Dr. Claire Pfann: The thing that modern scholars found very difficult to accept was that Jesus would have claimed that by raising the dead he was the Messiah, because no where else in Jewish writings were they aware of any time that the Messiah raised the dead, until they found another manuscript in Cave 4 at Qumran, number 521, which is called the Messianic Apocalypse. And in this text it says that the Messiah, when he comes, will raise the dead. And this is a Jewish text from the first century BC, written before Jesus was even born, that reflects a Jewish hope for a Messiah who will have the power to raise the dead, something which Jesus claims for himself as proof of his Messianic identity.
Dr. John Ankerberg: The Dead Sea Scrolls have also helped scholars understand the phrase, “the kingdom of God.”
Dr. Craig Evans: It’s a phrase that the Jewish people would have been familiar with. We know that now because we have constant references to God as king and his kingdom in some of the scrolls at Qumran. Also, in the Aramaic paraphrase of the Bible in Jesus’ day, there is reference to the kingdom of God. And, so this would have been known in Jesus’ day. So, Jesus is using a phrase that people understand, but he’s telling them it’s fulfilled now and he’s demonstrating it in his own ministry through miracles, exorcisms, and so forth.
Dr. John Ankerberg: We can now compare the information found in the Dead Sea Scrolls with Jesus’ statements recorded in the Gospels and see that Jesus’ teachings about the kingdom of God differed from that of the Essenes and John the Baptist.
Dr. Craig Evans: Well, he clearly sees himself as the proclaimer of the kingdom, and I think he understands himself as that unique and special human being – or in Aramaic, “Son of Man” – described in Daniel 7. He is this “Son of Man” who has been authorized by God to proclaim the kingdom and bring it about.
Dr. John Ankerberg: From the scrolls at Qumran, scholars have also learned that anyone who wanted to join the Qumran community had to wait one full year before they could join in the daily purification baths, and they were required to wait three years before they could become full-fledged members of the community.
Dr. Stephen Pfann: They were the first to proceed with what you would call the baptism of repentance, where every act of piety toward God had to be preceded by an act of repentance or a perspective on their heart, to make sure that it was free from sin. This continued on into the baptisms of John, of course.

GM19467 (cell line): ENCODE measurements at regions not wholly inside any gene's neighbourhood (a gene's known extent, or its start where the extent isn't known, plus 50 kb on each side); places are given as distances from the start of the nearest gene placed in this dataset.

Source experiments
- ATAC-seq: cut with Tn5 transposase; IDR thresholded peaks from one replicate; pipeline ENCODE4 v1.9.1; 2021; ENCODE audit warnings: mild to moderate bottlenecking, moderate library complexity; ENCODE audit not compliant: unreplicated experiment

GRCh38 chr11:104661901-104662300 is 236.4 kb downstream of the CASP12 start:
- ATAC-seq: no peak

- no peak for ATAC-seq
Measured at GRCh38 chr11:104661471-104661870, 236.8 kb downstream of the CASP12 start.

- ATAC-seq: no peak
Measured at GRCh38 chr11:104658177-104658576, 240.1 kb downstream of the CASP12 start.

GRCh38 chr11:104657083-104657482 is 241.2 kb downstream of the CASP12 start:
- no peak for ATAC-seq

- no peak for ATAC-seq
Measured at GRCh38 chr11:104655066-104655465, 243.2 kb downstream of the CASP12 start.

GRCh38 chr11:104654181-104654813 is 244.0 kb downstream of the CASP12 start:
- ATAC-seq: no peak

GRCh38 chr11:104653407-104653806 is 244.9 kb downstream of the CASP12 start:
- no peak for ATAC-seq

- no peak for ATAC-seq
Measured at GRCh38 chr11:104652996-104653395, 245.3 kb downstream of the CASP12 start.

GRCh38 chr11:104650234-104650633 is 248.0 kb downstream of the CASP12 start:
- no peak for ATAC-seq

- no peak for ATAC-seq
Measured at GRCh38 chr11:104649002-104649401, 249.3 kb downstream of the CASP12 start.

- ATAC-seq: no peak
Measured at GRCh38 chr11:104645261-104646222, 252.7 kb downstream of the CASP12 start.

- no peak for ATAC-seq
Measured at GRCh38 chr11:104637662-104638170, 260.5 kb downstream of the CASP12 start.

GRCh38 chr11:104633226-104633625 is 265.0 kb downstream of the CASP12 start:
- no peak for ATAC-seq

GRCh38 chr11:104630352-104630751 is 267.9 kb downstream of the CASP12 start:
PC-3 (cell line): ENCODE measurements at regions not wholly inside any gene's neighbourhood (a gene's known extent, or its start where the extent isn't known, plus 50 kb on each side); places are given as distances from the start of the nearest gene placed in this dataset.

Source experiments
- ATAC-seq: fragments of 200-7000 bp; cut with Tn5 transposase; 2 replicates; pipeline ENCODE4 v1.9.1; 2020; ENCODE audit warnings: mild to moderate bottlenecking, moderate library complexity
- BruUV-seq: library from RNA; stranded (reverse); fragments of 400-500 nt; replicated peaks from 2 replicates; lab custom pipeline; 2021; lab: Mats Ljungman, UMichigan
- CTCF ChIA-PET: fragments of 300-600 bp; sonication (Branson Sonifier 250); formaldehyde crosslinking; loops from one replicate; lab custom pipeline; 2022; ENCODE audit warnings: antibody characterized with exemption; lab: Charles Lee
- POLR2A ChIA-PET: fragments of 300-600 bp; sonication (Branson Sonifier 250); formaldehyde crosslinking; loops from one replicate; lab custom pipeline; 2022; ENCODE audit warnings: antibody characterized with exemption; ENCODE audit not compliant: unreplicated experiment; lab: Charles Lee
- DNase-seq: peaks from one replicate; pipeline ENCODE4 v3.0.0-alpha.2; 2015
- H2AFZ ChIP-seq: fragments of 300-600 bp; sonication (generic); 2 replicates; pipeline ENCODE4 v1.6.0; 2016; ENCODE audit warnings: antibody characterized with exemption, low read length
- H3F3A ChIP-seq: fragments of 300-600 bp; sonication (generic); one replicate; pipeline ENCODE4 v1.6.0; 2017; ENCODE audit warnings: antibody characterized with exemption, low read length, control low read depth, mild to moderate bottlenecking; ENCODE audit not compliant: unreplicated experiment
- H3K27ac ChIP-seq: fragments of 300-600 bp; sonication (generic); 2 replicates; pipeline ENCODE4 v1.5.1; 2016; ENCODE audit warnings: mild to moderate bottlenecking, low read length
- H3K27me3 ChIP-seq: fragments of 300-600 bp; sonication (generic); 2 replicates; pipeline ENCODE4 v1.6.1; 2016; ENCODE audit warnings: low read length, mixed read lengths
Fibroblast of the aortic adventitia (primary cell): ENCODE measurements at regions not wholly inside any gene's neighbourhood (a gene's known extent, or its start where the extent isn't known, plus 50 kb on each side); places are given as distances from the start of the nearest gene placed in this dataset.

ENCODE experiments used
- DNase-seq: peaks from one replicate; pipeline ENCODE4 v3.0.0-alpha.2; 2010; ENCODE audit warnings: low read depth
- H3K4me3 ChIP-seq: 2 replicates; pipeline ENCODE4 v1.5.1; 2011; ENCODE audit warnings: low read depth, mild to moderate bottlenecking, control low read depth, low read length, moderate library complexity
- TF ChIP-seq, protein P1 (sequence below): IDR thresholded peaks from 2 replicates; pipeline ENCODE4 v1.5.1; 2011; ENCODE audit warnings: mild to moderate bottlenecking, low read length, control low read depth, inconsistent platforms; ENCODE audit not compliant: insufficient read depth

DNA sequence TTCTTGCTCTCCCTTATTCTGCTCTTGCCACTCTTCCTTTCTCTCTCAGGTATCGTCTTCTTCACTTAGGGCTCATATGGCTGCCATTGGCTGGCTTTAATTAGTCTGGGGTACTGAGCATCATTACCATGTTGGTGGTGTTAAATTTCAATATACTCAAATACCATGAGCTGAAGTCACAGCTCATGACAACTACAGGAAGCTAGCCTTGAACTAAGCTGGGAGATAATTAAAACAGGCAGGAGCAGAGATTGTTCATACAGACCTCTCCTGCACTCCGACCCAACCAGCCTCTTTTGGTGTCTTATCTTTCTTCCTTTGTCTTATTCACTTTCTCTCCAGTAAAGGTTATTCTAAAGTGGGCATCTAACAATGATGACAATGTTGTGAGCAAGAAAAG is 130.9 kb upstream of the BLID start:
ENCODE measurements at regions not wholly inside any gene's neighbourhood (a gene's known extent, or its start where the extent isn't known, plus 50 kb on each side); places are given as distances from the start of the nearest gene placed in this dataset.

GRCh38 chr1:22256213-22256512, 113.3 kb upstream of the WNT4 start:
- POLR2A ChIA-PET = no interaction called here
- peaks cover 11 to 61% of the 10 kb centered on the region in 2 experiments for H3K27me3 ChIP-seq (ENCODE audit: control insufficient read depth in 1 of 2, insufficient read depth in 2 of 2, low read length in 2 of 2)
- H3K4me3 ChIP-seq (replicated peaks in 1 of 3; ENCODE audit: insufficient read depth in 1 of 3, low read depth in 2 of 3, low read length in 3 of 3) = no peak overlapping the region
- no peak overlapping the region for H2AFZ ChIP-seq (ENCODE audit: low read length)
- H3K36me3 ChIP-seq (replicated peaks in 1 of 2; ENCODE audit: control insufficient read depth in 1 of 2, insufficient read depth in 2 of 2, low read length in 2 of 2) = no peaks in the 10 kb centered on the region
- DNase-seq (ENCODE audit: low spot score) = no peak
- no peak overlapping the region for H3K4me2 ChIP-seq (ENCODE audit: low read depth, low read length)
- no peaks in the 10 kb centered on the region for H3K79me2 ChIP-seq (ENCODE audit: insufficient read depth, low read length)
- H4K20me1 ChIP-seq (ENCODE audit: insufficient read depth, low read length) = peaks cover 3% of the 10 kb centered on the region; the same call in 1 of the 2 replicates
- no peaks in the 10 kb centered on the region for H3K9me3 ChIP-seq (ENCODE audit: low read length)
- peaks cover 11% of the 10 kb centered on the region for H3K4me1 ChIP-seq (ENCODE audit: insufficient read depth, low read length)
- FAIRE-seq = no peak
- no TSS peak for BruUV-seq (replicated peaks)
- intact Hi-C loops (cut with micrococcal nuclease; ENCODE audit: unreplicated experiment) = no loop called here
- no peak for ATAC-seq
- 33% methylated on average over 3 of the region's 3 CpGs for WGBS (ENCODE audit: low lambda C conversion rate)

Dr. John Ankerberg: Is this a baptismal tank right here?
Dr. Stephen Pfann: And you can see here the many pools that we have that are immersion pools, baptismal pools, in which the Essenes had to bring themselves to… their heart to check it out and then to immerse themselves to be purified before God so they could actively participate in the community affairs.
Dr. John Ankerberg: Now, compare what Jesus taught with the Essenes and John the Baptist. The Essenes required a long waiting period and daily purification baths before giving admittance into their community. John the Baptist required people to show acts of repentance before he would baptize them. But Jesus admitted people into the kingdom immediately, the moment they put their faith in him.
Dr. Claire Pfann: John the Baptist, Jesus and the Essenes were probably not part of the same group, but they were undoubtedly aware of each other and of what each other taught. There are clear associations and links between John the Baptist and Jesus. And those connections were so strong that all four Gospels and the Acts of the Apostles have to go to lengths to explain to us what their relationship really was.
Dr. N. T. Wright: John’s baptism was a “one off.” It wasn’t a regular washing like the Essenes regular washings. And John was pointing to a Messiah who was going to come, not back to a teacher of righteousness who would give you a tighter Torah. So there are differences between John and the Essenes. But I think any Essene might well have looked at John just up the road and said, “Maybe this is actually what we’ve been waiting for.” And then, I think it’s quite possible that many Essenes might then have gone to Jesus. They would have found a movement which, like finding a cousin you didn’t know you had, looks a little bit like family but also is doing some things radically differently.
Dr. Claire Pfann: The Essenes want to keep it controlled, inward, pure, holy and on time. John the Baptist takes it the next step and starts talking to people who are outside of the community to share with them the good news of the coming of the kingdom. But it is only in Jesus that the message of repentance and the coming of the kingdom are coupled with the outpouring of the miraculous power of God, which is the testimony, or the endorsement of the fact that it is through him that the kingdom is being manifested.
Dr. John Ankerberg: That brings up the question, “Do scholars really believe that Jesus performed miracles?”